Fishing rights remain a contentious issue across Europe, despite the post-Brexit trade deal being agreed by both sides late last year. German fishermen are particularly enraged by the terms of the treaty, as several trawlers remain unable to go to sea and others are facing significantly longer journey times.
The large trawlers of the Deutsche Fischfang Union (DFU) in Cuxhaven and Doggerbank Seefischerei GmbH in Bremerhaven may have to stay in port for weeks because the EU’s fishing agreements with Norway and Greenland are still pending as a result of the Brexit deal.
The talks between the two other countries stalled as Brussels focused on securing a deal with the UK.
German fishing chiefs are not convinced fresh agreements will be made before the end of the month, causing significant problems for their fleets.
Haraldur Gretarsson, managing director of DFU, describes the situation as “a mess” as two of the newly built trawlers have been stuck at the port since December 20 and 26.
The fishing boss said he is unsure when the ships can sail again.
The Cuxhaven Kutterfisch is also affected by the Brexit deal, as talks with Norway are yet to conclude.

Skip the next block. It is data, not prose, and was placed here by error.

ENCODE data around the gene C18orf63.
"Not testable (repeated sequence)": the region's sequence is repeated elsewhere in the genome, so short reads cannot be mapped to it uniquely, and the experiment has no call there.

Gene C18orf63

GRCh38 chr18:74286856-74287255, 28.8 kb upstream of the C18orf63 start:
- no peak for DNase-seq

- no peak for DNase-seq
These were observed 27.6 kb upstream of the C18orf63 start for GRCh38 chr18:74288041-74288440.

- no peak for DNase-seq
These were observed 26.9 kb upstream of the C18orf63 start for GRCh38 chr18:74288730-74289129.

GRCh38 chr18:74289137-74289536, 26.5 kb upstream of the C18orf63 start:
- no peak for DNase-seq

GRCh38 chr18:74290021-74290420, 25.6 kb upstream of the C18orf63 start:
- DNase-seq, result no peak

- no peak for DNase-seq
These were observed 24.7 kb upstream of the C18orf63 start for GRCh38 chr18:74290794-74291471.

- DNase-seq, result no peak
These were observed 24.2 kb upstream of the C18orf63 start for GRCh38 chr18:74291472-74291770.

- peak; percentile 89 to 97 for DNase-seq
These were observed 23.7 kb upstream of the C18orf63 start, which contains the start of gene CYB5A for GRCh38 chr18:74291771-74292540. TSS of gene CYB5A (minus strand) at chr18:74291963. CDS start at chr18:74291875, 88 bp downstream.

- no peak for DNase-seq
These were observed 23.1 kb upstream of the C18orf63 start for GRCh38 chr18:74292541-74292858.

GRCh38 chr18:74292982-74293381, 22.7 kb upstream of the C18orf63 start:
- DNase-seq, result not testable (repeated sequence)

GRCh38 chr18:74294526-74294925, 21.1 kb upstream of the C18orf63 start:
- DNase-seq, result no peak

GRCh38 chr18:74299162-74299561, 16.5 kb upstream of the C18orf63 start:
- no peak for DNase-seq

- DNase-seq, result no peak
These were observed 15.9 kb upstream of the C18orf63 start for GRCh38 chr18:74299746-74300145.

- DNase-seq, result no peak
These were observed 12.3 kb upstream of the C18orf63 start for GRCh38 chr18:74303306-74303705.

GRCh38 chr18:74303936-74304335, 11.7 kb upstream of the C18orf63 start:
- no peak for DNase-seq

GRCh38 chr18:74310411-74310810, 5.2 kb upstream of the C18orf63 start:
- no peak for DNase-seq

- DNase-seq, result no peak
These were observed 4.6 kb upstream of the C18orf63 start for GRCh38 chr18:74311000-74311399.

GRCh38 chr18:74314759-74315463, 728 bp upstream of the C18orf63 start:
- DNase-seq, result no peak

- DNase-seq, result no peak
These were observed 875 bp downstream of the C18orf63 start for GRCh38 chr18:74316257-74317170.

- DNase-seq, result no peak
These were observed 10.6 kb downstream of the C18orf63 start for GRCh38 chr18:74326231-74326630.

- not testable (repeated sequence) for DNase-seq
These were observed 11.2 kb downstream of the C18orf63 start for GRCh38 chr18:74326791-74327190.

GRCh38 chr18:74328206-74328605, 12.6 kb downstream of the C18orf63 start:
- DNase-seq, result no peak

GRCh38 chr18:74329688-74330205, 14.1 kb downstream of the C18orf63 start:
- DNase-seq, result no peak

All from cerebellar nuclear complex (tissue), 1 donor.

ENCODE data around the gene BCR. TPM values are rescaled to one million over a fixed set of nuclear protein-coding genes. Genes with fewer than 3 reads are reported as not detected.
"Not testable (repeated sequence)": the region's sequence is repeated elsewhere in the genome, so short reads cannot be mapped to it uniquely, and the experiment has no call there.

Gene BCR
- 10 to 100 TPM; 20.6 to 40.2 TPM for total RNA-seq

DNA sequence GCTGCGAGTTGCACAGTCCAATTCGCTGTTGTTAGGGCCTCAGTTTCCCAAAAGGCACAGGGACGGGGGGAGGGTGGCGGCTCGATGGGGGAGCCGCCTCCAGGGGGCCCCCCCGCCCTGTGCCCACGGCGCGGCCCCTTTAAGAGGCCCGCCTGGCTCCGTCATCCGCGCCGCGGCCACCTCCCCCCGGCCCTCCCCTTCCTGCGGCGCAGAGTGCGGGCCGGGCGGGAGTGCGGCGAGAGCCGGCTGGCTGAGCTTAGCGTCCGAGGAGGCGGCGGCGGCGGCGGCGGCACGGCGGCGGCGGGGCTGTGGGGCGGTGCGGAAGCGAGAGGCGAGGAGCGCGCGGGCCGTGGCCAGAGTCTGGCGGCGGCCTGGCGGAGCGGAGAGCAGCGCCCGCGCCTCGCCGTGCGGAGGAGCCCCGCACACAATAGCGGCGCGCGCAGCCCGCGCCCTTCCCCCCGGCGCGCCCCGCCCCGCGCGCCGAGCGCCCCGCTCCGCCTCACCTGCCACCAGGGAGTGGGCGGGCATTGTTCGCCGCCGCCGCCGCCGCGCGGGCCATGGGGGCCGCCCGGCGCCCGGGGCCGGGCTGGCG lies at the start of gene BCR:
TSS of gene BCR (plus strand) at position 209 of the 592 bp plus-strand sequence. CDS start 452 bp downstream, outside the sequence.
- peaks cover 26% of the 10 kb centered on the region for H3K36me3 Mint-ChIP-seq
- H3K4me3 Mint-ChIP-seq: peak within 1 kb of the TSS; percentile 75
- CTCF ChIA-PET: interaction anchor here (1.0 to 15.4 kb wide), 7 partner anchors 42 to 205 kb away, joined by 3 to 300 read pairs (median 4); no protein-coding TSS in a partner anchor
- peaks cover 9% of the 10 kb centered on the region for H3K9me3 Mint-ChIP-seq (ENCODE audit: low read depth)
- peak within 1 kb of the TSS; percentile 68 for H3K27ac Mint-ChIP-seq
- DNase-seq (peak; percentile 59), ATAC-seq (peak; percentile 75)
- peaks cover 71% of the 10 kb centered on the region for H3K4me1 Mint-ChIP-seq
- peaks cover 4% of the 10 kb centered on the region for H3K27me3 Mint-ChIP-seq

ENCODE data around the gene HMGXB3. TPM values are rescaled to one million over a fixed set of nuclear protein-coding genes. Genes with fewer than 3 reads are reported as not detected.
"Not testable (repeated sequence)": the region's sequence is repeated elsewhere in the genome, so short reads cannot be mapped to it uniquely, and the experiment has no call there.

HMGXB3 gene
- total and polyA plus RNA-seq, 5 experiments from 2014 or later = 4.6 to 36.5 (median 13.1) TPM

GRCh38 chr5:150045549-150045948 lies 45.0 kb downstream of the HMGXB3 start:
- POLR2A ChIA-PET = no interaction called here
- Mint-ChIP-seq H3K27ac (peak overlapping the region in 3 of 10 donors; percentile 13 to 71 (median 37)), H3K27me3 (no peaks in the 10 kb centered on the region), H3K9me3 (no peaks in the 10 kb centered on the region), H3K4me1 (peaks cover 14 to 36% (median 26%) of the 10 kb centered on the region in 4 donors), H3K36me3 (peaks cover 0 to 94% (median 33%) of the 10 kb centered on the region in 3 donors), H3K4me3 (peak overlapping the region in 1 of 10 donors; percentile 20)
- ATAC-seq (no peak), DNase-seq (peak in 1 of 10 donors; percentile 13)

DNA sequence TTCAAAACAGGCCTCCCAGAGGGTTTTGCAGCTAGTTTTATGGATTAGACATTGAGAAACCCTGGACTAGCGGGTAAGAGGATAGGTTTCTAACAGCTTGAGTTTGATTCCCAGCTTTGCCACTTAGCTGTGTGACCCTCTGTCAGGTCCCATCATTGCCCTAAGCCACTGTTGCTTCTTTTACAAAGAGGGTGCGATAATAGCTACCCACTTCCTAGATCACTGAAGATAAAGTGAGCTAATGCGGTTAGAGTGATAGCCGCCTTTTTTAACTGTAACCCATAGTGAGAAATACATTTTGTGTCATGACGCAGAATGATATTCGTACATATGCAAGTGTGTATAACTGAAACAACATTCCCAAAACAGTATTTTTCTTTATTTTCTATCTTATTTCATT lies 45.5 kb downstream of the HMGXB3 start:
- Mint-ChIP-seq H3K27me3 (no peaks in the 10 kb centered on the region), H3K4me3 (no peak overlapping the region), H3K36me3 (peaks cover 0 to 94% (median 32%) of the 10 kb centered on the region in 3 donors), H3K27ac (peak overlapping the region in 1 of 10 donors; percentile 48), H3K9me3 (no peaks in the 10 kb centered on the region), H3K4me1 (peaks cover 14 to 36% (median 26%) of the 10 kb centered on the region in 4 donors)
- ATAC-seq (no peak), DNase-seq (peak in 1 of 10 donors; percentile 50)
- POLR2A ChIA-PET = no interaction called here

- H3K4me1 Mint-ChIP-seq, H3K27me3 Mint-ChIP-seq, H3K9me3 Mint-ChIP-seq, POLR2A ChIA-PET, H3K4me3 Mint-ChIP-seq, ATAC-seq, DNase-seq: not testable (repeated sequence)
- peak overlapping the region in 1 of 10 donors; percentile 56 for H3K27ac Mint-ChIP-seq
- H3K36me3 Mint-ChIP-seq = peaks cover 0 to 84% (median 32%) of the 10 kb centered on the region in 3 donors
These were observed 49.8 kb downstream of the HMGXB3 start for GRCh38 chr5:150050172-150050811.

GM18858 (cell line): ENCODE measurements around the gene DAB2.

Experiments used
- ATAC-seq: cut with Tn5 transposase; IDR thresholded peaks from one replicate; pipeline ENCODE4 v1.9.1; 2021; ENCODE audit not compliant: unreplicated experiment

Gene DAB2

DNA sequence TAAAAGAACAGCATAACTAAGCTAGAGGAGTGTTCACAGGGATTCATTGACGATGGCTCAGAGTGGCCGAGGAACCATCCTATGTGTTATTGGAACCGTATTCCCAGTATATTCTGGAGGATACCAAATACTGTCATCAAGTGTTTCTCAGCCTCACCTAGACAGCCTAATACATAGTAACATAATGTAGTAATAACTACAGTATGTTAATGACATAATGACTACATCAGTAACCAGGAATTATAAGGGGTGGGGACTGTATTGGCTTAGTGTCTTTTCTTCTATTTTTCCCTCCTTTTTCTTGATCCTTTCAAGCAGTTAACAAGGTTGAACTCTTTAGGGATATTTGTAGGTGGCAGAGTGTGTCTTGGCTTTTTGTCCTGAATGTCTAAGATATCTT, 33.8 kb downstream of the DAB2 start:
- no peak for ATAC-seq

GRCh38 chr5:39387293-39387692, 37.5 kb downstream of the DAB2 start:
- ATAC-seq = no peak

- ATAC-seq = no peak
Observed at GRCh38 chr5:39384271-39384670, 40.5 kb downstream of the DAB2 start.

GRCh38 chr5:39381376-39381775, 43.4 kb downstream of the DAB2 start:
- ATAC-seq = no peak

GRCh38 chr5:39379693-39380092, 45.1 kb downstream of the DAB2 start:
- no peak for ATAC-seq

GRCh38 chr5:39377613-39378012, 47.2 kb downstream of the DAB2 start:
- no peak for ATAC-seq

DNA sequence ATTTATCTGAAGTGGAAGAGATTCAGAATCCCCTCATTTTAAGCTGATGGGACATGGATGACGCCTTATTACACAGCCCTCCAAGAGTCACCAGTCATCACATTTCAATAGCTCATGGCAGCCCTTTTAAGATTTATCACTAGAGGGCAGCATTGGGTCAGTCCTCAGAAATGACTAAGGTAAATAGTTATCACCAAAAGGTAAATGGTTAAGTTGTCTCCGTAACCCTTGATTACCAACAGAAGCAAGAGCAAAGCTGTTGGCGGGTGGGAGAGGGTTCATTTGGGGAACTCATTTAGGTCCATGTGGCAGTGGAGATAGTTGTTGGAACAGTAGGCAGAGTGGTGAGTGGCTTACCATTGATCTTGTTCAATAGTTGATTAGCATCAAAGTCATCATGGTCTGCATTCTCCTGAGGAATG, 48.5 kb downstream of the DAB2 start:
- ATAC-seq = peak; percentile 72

As a result, Kai-Arne Schmidt, managing director of the group, said his trawl fleet are having their journey times trebled to about 60hour as they are currently not allowed to fish below Norway.
He said the trawlers are having to travel significant distances to the Shetland Islands in order to stay in business.
Mr Schmidt said: “We have to see how we can best navigate these turbulent times.”
He added that the effects of the Brexit deal may prompt a downsize in his trawlers.
He said: “We are now losing 12 percent of the quota for saithe and 19 percent for cod. If nothing changes, we will have to decommission a ship in five years at the latest.”
Additional reporting by Monika Pallenberg
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